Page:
1. The dissolution of a Company shall not cause the Company to lose its legal entity status until the liquidation process has been completed and the discharging of the liquidator’s responsibilities has been acknowledged by the GMS or the court;
Note: Since the dissolved Company is still recognized as a legal entity, the Company can be declared bankrupt and the liquidator subsequently replaced by a receiver. The declaration of bankruptcy does not change the status of a Company already dissolved and therefore the Company must be liquidated.
2. As of its dissolution, each outgoing letter of the Company must bear the wording “in liquidation” after the Company’s name.
PROCESS OF DISSOLUTION OF THE COMPANY
As above mentioned, the dissolution of the Company shall be followed by liquidation process which conducted by liquidator or receiver (as the case may be). In the nutshell, the liquidation processes are as follows:
1. Notification to Creditor and Minister of Law and Human Rights (“MOLHR”)
At the latest 30 (thirty) days as of the date of the dissolution of the Company, the liquidators must notify:
- all creditors of the dissolution of the Company by announcing the dissolution of the Company in the Newspapers and the State Gazette of the Republic of Indonesia; and
- the MOLHR of the dissolution of the Company for it to be recorded in the Company register that the Company is in liquidation.
Note: The 30 (thirty) day period is counted as from the date of:
- dissolution by the GMS if the company is dissolved by the GMS; or
- a legally binding court ruling if the company is dissolved based on a court ruling.
Failure to comply with these requirements will mean that the dissolution is not binding on third parties and that the liquidator is jointly and severally liable with the Company for losses incurred by third parties.
2. Creditor’s claims
Creditor may file their claims within the period 60 (sixty) days commencing from the announcement date concerning the dissolution of the Company in the Newspapers and the State Gazette of the Republic of Indonesia.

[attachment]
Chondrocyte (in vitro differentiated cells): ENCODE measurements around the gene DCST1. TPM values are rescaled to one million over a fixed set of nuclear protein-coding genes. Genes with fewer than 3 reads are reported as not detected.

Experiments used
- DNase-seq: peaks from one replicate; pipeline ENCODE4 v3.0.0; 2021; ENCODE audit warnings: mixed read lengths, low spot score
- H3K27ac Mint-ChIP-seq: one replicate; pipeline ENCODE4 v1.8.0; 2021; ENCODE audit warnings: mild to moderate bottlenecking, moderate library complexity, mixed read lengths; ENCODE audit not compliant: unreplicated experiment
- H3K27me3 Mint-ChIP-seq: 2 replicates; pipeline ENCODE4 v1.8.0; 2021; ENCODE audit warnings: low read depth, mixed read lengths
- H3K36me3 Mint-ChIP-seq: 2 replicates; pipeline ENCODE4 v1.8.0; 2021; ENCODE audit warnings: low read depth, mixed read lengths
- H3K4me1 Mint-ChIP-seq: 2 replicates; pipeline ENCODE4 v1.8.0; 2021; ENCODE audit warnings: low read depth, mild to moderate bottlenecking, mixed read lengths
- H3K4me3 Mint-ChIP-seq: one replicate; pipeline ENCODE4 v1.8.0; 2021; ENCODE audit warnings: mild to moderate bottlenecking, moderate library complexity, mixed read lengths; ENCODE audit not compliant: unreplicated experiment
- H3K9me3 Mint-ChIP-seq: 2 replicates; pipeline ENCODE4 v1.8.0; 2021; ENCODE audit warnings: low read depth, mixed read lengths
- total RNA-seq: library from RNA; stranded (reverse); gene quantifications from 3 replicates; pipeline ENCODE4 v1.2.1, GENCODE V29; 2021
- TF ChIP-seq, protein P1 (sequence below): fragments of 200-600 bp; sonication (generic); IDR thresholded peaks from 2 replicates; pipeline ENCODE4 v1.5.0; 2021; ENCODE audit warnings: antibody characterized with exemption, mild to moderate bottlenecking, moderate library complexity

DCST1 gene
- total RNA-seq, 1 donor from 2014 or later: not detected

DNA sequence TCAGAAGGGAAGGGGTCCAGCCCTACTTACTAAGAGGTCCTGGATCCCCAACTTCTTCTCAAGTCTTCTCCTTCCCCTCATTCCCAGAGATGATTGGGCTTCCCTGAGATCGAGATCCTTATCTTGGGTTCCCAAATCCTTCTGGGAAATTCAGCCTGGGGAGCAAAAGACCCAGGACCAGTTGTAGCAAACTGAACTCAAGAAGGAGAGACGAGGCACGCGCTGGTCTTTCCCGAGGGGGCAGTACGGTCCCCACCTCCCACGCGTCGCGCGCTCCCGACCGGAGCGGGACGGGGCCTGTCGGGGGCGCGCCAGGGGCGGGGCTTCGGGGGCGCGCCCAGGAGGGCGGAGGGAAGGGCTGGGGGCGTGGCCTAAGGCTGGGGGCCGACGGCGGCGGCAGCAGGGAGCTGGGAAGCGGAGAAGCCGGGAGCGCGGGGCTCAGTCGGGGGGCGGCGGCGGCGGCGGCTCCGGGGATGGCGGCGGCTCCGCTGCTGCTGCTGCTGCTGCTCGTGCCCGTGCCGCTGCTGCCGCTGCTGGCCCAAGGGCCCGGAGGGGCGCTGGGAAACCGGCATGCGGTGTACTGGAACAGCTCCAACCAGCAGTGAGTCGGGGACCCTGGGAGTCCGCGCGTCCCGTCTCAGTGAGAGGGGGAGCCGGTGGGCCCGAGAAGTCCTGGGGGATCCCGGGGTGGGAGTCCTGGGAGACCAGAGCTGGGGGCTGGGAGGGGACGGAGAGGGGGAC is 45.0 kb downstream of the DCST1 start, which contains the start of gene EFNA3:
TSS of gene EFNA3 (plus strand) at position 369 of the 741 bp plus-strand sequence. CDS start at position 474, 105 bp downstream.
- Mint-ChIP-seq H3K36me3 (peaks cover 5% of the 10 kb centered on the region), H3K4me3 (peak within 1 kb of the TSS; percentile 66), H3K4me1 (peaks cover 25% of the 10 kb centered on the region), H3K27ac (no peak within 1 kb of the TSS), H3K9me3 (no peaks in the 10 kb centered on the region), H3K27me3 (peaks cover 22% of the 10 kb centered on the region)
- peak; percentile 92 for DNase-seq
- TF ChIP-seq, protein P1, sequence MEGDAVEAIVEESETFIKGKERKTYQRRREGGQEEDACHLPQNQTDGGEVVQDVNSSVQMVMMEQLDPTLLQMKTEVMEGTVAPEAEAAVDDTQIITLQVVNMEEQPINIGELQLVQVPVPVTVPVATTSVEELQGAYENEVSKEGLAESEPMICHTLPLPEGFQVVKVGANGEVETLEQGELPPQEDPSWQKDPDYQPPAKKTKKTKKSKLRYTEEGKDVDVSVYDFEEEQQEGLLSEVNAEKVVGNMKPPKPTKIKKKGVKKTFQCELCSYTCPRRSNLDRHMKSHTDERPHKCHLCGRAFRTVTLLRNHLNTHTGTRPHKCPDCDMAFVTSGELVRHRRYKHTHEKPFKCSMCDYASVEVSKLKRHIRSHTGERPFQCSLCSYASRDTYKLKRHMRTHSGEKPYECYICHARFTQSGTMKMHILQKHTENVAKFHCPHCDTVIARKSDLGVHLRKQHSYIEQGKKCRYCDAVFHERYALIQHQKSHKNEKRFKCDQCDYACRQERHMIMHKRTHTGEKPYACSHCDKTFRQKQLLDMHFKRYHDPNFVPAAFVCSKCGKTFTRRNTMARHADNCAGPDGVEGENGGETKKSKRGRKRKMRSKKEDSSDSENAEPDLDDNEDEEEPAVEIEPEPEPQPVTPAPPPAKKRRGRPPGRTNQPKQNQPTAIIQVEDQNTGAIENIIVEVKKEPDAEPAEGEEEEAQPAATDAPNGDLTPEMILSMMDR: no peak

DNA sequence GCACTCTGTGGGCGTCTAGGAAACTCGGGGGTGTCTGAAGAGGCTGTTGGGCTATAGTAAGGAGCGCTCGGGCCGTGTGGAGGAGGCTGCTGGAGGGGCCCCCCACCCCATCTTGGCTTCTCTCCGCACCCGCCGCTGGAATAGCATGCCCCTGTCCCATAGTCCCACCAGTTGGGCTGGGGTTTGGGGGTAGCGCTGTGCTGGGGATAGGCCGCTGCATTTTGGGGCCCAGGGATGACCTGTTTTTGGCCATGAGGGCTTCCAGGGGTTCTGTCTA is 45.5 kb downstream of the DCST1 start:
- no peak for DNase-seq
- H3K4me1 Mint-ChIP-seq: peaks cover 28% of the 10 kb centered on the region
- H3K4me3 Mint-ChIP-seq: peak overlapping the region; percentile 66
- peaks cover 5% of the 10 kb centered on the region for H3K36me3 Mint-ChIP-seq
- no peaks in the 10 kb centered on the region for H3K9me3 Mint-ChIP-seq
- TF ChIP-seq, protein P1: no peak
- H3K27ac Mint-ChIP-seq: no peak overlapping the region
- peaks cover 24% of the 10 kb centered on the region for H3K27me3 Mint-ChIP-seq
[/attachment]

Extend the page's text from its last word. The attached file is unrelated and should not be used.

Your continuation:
3. Reporting of the liquidation results
Liquidator shall report the liquidation results to the GMS or the court (as applicable) . This obligation also applicable to the receiver, if the liquidation process is conducted by receiver, in this case the receiver shall report the liquidation results to supervisory judge (hakim pengawas).
4. Announcement and notification concerning liquidation results
After the GMS or court or supervisory judge ratify the liquidation results (discharge and acquitted the liquidator or after the court accepts the accountability report of the liquidator appointed by it), then a notification of the liquidation results must be sent to the MOLHR and announced in a newspaper within 30 (thirty) days from the date of the ratification of the liquidation results.
5. Recording of the expiration of the legal entity status of the Company
The Minister shall record the expiration of the Company’s legal entity status and remove the Company’s name from the Companies Registry, after the announcement in a newspaper and notification to MOLHR concerning liquidation results have been met.
6. Announcement of the expiration of the legal entity status of the Company
The Minister shall announce the expiration of the Company’s legal entity status in the State Gazette of the Republic of Indonesia.
DUTIES OF LIQUIDATOR IN THE LIQUIDATION PROCESS
In the nutshell, the provisions concerning authority and obligations of BOD are in effect mutatis mutandis for liquidators. Therefore, liquidators perform management of Company for interests of Company and in accordance with the intentions and purposes of Company. In other words, liquidators represent Company both within and outside of court.
With respect to liquidation process, liquidators have the following obligations:
- recording and collecting the assets and debts of the Company;
- publishing the plan for the distribution of assets resulting from the liquidation in the Newspapers and the State Gazette of the Republic of Indonesia;
- making payments to creditors;
- making payments from the remaining liquidation assets to the shareholders; and
- other acts required for the settlement of the assets.
- In the event that the liquidator estimates that the Company’s debts are greater than the Company’s assets, the liquidator is required to apply for the Company to be declared bankrupt, unless the prevailing laws and regulations provide otherwise, and all creditors whose identities and addresses are known, agree to settle outside of bankruptcy.
In the event that the liquidator is unable to perform his duties as aforesaid, at the request of the interested parties or at the request of the public prosecutor’s office, the chairman of the district court may appoint a new liquidator and discharge the previous liquidator. Such discharge of the liquidator shall be done after the relevant person has been summoned for a hearing.